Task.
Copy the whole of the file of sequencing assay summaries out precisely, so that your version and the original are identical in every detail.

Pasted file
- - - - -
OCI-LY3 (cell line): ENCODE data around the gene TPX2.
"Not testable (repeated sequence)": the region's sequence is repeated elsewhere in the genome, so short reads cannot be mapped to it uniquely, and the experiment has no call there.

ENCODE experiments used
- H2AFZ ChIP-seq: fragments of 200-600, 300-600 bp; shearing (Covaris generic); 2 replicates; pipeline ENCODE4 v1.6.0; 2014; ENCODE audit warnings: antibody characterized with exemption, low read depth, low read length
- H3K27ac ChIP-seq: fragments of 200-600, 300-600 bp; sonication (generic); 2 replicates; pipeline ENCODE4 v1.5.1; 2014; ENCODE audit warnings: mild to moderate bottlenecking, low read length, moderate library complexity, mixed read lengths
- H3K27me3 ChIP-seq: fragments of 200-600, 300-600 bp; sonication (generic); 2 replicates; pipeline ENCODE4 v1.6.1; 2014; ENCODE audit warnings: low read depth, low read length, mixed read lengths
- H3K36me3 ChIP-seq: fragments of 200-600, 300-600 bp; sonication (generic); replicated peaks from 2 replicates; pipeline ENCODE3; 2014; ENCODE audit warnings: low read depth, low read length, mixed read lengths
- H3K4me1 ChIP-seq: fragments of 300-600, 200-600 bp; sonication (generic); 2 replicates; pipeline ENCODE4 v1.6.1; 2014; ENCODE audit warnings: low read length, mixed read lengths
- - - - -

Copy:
OCI-LY3 (cell line): ENCODE data around the gene TPX2.
"Not testable (repeated sequence)": the region's sequence is repeated elsewhere in the genome, so short reads cannot be mapped to it uniquely, and the experiment has no call there.

ENCODE experiments used
- H2AFZ ChIP-seq: fragments of 200-600, 300-600 bp; shearing (Covaris generic); 2 replicates; pipeline ENCODE4 v1.6.0; 2014; ENCODE audit warnings: antibody characterized with exemption, low read depth, low read length
- H3K27ac ChIP-seq: fragments of 200-600, 300-600 bp; sonication (generic); 2 replicates; pipeline ENCODE4 v1.5.1; 2014; ENCODE audit warnings: mild to moderate bottlenecking, low read length, moderate library complexity, mixed read lengths
- H3K27me3 ChIP-seq: fragments of 200-600, 300-600 bp; sonication (generic); 2 replicates; pipeline ENCODE4 v1.6.1; 2014; ENCODE audit warnings: low read depth, low read length, mixed read lengths
- H3K36me3 ChIP-seq: fragments of 200-600, 300-600 bp; sonication (generic); replicated peaks from 2 replicates; pipeline ENCODE3; 2014; ENCODE audit warnings: low read depth, low read length, mixed read lengths
- H3K4me1 ChIP-seq: fragments of 300-600, 200-600 bp; sonication (generic); 2 replicates; pipeline ENCODE4 v1.6.1; 2014; ENCODE audit warnings: low read length, mixed read lengths